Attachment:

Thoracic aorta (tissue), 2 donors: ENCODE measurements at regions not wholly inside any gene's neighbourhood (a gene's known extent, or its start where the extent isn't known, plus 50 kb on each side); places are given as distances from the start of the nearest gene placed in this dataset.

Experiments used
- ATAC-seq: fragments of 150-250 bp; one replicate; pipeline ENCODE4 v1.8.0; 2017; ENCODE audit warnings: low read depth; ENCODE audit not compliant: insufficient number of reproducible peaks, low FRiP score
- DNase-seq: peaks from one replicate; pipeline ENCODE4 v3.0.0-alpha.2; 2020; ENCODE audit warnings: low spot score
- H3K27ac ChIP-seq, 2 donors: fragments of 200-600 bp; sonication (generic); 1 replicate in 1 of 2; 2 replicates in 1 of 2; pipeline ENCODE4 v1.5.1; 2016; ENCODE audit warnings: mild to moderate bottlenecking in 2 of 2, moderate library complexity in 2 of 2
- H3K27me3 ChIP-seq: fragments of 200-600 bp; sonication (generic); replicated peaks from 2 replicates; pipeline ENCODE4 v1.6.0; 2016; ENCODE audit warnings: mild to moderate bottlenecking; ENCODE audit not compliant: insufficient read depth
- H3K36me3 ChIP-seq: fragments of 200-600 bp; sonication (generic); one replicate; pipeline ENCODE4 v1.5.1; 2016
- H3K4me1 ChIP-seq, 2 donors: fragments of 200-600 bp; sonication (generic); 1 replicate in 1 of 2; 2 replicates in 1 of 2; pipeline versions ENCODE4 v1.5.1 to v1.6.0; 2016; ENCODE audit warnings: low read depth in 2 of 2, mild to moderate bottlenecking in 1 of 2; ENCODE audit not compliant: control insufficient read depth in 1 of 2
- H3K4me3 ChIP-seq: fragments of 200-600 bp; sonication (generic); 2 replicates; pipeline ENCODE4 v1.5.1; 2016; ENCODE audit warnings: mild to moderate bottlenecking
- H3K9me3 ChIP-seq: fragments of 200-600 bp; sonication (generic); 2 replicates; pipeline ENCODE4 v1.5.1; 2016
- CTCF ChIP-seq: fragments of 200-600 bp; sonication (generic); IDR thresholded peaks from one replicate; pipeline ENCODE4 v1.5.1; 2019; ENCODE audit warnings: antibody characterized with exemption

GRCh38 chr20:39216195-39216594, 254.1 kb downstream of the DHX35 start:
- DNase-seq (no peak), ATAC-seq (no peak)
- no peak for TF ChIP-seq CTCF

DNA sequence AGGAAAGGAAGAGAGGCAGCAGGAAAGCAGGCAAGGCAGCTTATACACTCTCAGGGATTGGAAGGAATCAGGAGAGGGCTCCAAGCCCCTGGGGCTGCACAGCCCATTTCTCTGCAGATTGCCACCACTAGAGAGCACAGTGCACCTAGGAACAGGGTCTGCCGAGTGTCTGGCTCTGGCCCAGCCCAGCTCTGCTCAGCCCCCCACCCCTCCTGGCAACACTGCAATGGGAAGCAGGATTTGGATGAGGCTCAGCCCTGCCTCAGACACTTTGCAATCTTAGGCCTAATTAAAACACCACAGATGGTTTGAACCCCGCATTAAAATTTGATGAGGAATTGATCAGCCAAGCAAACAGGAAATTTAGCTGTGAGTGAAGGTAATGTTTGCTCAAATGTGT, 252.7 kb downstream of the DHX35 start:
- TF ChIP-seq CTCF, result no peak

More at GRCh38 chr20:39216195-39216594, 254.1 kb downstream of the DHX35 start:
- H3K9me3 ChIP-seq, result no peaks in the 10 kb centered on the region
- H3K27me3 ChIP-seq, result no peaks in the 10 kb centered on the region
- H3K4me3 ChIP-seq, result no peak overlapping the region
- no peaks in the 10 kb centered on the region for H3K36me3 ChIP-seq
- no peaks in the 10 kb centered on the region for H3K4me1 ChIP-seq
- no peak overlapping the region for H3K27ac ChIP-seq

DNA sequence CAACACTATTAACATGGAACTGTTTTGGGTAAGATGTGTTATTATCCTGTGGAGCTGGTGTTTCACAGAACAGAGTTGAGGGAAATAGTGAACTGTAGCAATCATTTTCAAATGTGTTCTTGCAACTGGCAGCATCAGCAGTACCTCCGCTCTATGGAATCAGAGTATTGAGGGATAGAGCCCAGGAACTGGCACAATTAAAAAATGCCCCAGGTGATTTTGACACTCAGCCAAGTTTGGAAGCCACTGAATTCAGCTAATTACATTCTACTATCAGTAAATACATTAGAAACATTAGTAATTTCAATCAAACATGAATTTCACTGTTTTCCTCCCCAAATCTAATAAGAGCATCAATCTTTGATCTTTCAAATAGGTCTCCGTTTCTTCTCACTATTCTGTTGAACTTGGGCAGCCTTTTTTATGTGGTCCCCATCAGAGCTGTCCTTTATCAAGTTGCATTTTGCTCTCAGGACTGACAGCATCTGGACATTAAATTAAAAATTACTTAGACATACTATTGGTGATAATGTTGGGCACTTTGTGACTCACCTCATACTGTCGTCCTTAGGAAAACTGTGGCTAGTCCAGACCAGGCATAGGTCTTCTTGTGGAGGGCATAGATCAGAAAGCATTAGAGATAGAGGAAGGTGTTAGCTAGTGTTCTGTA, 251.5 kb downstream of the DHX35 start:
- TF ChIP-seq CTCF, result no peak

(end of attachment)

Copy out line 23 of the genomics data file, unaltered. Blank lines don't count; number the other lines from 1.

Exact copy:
- no peak overlapping the region for H3K27ac ChIP-seq